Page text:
For installing the bees in a Top bar hive of around thirty top bars, you need to make an installation cavity of about ten bars wide, and leave the twenty bars to use for expansion purposes.

For an end entrance hive, you will place a single follower board with a hole after ten top bars, counting from the entrance. The first ten bars are where the bees will be installed. The area after the follower board will have your feeder.In a center side entrance hive, there shall be two follower boards, one solid and one with a hole. You place the follower boards in the center with a space of ten bars between them and on either side of them. On the side with the follower board with the hole, you should place your feeder. An upturned jar with sugar syrup is the most common way to feed the bees. Some would also opt for a small dish with a sugar syrup with a few ‘bridges’ or ‘ladders’ for the bees to step on while feeding.

Initially, your top bar hives will have only ten bars in use. You need to do inspections regularly so that you can add more top bars when these ten are full.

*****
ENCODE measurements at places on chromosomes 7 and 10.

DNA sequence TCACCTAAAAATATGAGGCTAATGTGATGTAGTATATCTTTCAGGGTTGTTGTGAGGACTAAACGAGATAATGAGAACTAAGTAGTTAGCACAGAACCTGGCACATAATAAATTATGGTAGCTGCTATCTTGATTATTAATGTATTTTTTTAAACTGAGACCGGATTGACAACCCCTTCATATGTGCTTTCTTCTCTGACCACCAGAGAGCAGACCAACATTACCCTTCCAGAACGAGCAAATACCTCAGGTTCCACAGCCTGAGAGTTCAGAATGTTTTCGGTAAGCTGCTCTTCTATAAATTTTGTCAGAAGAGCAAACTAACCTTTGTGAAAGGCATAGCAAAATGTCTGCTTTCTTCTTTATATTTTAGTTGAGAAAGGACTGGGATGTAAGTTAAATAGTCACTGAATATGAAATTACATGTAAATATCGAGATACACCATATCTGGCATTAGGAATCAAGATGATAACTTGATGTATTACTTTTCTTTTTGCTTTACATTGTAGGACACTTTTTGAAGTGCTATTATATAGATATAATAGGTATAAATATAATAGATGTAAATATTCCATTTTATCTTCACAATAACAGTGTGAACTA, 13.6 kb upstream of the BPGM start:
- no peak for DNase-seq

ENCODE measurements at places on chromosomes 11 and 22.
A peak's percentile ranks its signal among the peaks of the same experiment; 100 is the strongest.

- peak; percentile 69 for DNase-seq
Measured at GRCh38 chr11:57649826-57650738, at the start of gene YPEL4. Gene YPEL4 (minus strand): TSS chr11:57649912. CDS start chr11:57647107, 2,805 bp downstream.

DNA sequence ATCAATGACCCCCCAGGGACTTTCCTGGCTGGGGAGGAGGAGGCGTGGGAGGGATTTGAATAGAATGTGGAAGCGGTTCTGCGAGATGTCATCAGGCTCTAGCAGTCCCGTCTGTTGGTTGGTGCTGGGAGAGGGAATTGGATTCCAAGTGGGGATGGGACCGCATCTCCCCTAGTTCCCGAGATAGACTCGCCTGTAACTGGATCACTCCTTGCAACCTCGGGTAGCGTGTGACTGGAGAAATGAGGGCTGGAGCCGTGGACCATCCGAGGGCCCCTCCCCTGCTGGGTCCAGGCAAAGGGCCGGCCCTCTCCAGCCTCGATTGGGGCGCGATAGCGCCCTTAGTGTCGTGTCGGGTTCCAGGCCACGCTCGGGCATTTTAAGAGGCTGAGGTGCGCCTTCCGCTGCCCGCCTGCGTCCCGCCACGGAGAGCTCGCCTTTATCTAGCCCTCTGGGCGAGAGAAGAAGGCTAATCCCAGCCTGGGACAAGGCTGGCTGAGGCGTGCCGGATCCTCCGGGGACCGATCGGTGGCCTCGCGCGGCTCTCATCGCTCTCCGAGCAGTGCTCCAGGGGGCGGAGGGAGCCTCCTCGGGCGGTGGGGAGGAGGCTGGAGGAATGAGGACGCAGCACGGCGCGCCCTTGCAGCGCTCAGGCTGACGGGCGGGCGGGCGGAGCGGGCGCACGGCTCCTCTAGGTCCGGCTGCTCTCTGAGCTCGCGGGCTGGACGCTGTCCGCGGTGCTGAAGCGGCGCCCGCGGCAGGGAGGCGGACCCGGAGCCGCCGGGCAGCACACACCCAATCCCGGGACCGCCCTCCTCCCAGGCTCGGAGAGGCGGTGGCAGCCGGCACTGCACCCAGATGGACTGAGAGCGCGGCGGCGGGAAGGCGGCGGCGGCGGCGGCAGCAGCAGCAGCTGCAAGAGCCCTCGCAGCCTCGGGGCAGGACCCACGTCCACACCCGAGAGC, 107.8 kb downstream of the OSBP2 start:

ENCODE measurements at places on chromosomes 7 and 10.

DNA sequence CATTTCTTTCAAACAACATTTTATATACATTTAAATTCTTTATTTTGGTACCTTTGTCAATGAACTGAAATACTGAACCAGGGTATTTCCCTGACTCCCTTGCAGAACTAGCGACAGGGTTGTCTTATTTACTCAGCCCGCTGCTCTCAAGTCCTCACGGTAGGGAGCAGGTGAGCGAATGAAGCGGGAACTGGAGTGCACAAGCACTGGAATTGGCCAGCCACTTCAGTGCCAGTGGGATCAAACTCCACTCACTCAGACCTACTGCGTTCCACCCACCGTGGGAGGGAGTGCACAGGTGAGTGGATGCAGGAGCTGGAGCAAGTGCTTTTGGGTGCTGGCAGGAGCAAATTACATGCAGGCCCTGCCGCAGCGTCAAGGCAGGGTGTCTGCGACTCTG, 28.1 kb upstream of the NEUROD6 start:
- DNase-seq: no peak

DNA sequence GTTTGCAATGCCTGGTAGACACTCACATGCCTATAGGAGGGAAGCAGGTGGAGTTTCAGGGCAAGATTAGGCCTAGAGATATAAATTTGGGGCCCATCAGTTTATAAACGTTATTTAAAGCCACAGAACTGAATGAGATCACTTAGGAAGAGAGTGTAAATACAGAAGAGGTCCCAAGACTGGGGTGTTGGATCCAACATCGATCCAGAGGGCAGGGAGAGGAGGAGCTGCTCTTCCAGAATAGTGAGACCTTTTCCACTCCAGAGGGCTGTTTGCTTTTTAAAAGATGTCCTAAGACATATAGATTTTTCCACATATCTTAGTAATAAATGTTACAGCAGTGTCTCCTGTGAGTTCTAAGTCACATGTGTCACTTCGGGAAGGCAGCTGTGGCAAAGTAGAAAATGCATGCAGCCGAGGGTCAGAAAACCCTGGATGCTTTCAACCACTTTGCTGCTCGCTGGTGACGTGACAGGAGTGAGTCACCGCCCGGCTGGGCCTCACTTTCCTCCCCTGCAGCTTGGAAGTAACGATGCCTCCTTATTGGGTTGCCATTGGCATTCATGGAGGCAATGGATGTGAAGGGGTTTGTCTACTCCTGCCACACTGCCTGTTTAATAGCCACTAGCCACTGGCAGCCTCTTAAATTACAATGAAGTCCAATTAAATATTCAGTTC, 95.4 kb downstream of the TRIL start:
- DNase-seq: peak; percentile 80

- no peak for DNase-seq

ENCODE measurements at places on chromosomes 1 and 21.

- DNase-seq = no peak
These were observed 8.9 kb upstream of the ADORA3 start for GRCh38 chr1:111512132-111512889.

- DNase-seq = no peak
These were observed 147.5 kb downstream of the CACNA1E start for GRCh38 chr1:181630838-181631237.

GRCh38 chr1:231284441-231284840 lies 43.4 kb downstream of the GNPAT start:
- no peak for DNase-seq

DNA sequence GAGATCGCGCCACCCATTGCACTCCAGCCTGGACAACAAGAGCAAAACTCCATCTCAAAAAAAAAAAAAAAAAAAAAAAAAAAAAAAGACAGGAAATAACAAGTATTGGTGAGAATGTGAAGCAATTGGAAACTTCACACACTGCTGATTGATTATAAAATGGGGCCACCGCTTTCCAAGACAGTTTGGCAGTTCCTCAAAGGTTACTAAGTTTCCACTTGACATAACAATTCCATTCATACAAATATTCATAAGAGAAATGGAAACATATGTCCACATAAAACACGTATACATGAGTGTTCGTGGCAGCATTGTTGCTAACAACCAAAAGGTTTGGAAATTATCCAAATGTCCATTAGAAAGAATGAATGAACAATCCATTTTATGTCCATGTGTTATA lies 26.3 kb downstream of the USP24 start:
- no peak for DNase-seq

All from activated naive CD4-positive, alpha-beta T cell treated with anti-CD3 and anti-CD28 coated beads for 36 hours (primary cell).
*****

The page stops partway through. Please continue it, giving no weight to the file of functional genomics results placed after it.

After you have installed your bees into the hive and placed the feeder, now you must wait for the worker bees to release the queen. A few beekeep¬ers also opt for placing a starter comb in the hive. This is nothing but a top bar that has empty comb on it, to give the worker bees a head start in making the comb.

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Your first inspection must be to see if the queen has been released yet You can wait up to a maximum of seven days for the queen to be released. Sometimes, a queen is released quite quickly, and by your seventh day in¬spection, would have also started laying eggs.

By the first ten days, the worker bees would be busy building fresh combs. Take care to see that the combs do not touch the sides of the hive. If they do, then you can slowly scrape the sides of the hive to release the comb.

It is also extremely important to maintain a bee log. This is your book of bee events. You must note any event of any worth that you observe during your inspections. It is an extremely useful way to keep track of what goes on in the hive. Mark all your notes or observations with date and time.

You can see larvae too at around the tenth day. The eggs are like a small white hyphen, whereas the larvae are fat, short and worm-like. You can easily spot the larvae, but the eggs would take very keen observation to be spotted. Even if you can’t spot the queen, the eggs and larvae are an indica¬tion enough of the presence of queen.